Common Cause PA Proposed House Map Testimony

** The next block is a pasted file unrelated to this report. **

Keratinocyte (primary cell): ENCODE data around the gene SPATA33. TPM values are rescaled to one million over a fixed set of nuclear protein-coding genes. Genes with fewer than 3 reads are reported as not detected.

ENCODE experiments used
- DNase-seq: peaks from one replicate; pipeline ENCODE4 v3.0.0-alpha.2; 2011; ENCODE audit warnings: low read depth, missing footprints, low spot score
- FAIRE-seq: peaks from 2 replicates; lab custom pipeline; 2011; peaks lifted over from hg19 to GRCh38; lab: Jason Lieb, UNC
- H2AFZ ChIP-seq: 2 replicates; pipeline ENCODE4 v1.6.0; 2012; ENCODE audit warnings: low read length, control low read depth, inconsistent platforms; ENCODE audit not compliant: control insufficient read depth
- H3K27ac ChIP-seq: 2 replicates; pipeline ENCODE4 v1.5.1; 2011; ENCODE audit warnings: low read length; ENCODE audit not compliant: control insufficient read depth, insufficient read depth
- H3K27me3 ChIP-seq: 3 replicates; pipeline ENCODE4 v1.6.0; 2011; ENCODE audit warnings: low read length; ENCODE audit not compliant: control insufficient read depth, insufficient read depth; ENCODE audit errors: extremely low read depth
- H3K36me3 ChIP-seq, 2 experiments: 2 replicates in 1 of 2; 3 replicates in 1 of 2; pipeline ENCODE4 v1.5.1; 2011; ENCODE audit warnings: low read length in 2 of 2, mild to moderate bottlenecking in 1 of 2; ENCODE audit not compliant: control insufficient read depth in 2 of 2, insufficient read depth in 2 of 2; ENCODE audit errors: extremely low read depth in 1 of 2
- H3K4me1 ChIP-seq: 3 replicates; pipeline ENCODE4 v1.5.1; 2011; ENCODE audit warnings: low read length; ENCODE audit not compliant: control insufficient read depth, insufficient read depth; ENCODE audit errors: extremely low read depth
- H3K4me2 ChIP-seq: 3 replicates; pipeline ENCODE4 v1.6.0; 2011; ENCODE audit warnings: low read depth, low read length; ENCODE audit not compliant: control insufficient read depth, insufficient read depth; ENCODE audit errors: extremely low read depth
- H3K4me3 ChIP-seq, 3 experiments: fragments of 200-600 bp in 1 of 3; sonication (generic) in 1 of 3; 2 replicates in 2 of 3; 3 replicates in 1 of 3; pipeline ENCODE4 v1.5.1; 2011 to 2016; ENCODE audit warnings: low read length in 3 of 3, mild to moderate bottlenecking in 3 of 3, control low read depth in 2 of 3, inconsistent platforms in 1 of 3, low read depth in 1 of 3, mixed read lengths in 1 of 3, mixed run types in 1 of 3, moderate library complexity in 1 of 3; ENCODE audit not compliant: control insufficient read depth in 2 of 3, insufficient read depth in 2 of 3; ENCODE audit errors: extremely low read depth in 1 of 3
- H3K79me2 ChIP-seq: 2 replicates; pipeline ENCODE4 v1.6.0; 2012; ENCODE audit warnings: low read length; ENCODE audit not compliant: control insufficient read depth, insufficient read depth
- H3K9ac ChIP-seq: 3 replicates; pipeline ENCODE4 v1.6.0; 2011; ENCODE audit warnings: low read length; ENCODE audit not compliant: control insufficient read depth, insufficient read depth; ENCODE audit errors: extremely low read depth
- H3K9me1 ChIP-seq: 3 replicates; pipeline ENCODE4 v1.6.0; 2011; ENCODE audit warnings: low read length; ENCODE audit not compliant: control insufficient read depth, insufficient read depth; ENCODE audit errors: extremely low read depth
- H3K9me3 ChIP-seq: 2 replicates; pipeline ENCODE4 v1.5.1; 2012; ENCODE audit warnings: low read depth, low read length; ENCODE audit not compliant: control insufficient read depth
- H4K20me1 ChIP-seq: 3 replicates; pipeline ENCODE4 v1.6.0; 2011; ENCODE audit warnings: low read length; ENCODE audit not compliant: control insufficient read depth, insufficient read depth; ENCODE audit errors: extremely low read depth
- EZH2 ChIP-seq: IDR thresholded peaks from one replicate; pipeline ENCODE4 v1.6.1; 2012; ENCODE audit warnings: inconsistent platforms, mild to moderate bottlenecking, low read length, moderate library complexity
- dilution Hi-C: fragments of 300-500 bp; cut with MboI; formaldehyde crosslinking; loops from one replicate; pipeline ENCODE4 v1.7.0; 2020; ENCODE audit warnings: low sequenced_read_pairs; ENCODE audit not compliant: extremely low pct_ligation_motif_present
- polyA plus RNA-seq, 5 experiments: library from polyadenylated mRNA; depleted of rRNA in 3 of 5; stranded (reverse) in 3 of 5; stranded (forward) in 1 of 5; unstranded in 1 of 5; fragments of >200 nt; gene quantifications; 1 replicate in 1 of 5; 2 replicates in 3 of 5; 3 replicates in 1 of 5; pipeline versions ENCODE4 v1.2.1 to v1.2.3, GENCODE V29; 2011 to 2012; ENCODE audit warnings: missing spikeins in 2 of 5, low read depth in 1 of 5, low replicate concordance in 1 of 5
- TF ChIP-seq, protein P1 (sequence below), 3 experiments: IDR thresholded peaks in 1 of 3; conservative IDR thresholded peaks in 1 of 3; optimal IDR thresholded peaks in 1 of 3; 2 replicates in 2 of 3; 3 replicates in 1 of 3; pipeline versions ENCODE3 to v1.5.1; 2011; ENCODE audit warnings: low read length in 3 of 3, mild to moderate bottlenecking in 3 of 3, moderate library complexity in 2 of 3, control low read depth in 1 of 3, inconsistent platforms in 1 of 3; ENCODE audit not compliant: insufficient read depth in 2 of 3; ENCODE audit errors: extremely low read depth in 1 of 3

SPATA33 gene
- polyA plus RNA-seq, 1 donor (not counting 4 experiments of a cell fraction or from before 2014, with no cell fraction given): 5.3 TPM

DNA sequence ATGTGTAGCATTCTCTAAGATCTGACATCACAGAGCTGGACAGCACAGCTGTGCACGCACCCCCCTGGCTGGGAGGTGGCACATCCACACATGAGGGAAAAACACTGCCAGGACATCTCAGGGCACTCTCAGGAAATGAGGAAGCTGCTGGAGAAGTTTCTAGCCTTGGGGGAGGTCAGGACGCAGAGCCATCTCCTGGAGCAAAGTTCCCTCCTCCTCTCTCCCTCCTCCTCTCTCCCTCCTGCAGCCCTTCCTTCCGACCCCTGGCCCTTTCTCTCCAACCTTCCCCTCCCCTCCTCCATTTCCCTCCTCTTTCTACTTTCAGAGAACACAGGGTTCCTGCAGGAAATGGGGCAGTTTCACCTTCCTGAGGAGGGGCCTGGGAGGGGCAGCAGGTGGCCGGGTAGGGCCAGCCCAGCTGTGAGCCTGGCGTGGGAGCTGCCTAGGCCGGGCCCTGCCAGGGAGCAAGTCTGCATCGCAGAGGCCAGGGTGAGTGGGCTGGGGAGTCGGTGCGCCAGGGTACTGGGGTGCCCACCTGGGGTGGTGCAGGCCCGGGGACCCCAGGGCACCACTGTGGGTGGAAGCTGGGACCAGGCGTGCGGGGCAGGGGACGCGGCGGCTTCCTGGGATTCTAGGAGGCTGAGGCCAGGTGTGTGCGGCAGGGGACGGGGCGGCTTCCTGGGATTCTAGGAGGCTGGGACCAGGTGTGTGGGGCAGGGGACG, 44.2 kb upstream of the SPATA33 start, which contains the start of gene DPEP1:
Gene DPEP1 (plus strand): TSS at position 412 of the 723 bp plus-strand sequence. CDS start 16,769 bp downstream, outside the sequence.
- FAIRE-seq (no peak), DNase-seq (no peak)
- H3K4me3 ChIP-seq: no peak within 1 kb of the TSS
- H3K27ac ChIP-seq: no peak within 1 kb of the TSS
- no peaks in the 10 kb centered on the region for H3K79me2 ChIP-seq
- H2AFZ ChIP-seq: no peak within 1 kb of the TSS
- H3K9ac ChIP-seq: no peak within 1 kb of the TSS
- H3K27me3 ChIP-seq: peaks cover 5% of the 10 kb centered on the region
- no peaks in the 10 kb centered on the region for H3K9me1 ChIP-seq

Thank you for the opportunity to provide testimony on the draft House maps. I want to start today by acknowledging the immense amount of work that you, as members of the LRC have put in over the last several months. Drawing maps that truly take into account public testimony, racial equity considerations along with the redistricting criteria mandated by the Pennsylvania Constitution is not an easy task. We have been heartened by how you, under the leadership of Chair Nordenberg, have been able to produce a preliminary map that could be the basis for a truly historic moment in PA redistricting. Based on our analysis, these maps are generally more compact and have fewer municipal splits than the 2011 maps. However, as you have heard from us before, the true measure of a map is how it serves the people of Pennsylvania. Redistricting is not simply about following a discrete set of rules toward a single, inevitable outcome. Instead, it is about drawing districts where every Pennsylvanian, regardless of race, political affiliation, or zip code has an equal opportunity to have their voice heard in the Pennsylvania legislature. Of course, this does not mean that political geography or the need to comply with constitutional redistricting criteria are unimportant. Rather, redistricting should be a transparent balancing act where the end result is representative maps that protect the voices of all Pennsylvanians, but particularly Black, Latinx, Indigenous, Asian/Pacific Islander and other communities of color who have historically been excluded or harmed by the redistricting process. Our analysis focused on six regions: Philadelphia, Reading, Lancaster, Harrisburg, Lehigh, and Pittsburgh. While there may be other areas of concern, we believe these six geographies have the greatest impact on communities of color, and as such have decided to prioritize them. As a general matter, our critiques in each of these areas boils down to one or both of two things: first, that the municipality is split more times than was necessary to achieve population equality and in doing so, the split has made it more difficult for voters in that municipality to elect someone who can address their unique concerns; and second, that there are alternative configurations that provide greater voting power to BIPOC communities who have historically been disenfranchised. Philadelphia : We believe that the house districts are a good start but encourage the LRC to adjust the lines so that there is a third majority Latinx district, rather than the current configuration which combines Latinx and Black populations into a coalition district that then becomes effective for EITHER a Black or a Latinx candidate. Reading: As you know, Reading is divided into three separate districts. However, our analysis, along with any number of publicly submitted maps, including the PA People’s Map, has shown that the people of Reading are better served by dividing the municipality into only two districts. Additionally, we believe that an additional Latinx influence district could be drawn in the Reading area and recommend that the LRC take that path. Lancaster: Our concern in Lancaster is not the number of splits, but rather where the splits are placed. We recommend, in accordance with the Unity Map submitted by Pennsylvania Voice, that Lancaster be split to put Franklin & Marshall in a separate district from the rest of the municipality. This configuration keeps the BIPOC population more whole, which in turn provides greater electoral influence for communities who have been left out of the process. Harrisburg: The draft LRC map would divide Harrisburg at a similar north-south dividing line to the map proposed by Fair Districts PA. However, the LRC Draft Map would place central and northern Harrisburg with Lemoyne, Camp Hill, and Pennsboro across the river in Cumberland rather than with adjacent municipalities in Dauphin. While this arrangement produces three safe democratic districts in and surrounding Harrisburg, it does so by potentially diluting representation of communities of color. We would encourage the LRC to revisit this configuration and consider keeping Harrisburg with surrounding parts of Dauphin County that have similar BIPOC populations. Lehigh Valley (Allentown): The draft LRC map divides Allentown into three districts. This division is not mandated either by equal population concerns or by protecting communities of interest in the municipality. In fact, in the current (2011) map, Allentown is split into two districts, both of which have a Latinx majority. However, only one of the districts has been able to elect a Latino representative to the Pennsylvania House. While we understand that determining effectiveness from a legal standpoint requires additional analysis, we are concerned that the proposed maps reduce the Latinx population in all three districts which will likely make it more difficult for those communities to elect a candidate of their choice. We would ask that the LRC share their racially polarized voting analysis, specifically as it relates to the Lehigh Valley so we can determine whether the proposed configuration of districts will likely result in an equal opportunity for Latinx voters to elect a candidate of their choice. Pittsburgh: We appreciate the approach that the LRC draft map has taken in the Allegheny County/Pittsburgh area. While we may quibble on the exact placement of some of the district lines, we commend the LRC for incorporating public comment, particularly from Pennsylvania Voice, in this region. Thank you again for all the work you have put into creating these maps, as well as your attention to public testimony.